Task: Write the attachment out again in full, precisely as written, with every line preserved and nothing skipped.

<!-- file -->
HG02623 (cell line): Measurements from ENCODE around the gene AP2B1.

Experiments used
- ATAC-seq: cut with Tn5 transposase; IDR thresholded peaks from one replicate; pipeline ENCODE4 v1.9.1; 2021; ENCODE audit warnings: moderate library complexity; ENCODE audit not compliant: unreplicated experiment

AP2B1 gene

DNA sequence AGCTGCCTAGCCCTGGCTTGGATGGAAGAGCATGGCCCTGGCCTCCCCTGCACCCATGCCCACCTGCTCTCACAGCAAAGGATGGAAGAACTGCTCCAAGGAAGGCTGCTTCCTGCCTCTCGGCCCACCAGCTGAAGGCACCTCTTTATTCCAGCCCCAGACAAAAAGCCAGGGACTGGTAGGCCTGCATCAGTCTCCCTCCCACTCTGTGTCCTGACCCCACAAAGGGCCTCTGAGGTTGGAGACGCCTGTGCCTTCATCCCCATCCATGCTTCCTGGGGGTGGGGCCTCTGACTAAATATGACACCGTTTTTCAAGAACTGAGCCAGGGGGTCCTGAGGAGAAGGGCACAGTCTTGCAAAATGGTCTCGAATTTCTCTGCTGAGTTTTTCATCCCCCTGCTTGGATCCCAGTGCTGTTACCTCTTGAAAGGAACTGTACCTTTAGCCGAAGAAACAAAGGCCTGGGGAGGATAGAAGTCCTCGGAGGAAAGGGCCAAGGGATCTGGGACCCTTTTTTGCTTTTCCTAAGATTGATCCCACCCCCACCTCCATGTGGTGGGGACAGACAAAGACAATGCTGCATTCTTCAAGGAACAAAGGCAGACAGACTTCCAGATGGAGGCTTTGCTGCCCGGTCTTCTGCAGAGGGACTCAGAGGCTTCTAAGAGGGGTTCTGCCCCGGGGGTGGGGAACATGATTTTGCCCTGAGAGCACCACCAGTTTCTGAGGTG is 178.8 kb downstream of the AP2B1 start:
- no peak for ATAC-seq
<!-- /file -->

HG02623 (cell line): Measurements from ENCODE around the gene AP2B1.

Experiments used
- ATAC-seq: cut with Tn5 transposase; IDR thresholded peaks from one replicate; pipeline ENCODE4 v1.9.1; 2021; ENCODE audit warnings: moderate library complexity; ENCODE audit not compliant: unreplicated experiment

AP2B1 gene

DNA sequence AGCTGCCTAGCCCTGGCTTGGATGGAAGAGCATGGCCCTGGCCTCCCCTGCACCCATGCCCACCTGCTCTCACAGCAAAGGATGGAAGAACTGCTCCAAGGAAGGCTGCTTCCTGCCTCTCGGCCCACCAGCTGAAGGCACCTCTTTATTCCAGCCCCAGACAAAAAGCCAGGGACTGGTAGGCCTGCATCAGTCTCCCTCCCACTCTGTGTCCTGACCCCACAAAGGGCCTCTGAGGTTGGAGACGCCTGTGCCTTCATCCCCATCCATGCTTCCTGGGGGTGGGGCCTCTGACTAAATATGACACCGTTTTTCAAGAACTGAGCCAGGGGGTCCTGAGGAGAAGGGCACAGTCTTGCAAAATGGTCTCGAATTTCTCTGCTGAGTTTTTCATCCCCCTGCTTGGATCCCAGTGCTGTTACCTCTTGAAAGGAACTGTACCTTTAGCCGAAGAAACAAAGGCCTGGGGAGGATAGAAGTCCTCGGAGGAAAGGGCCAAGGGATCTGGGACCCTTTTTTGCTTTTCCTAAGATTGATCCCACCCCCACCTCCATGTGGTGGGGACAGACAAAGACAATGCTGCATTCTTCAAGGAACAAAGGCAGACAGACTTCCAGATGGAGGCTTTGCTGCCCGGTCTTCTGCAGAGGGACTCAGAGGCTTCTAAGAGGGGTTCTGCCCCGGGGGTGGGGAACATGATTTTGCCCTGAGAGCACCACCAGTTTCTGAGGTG is 178.8 kb downstream of the AP2B1 start:
- no peak for ATAC-seq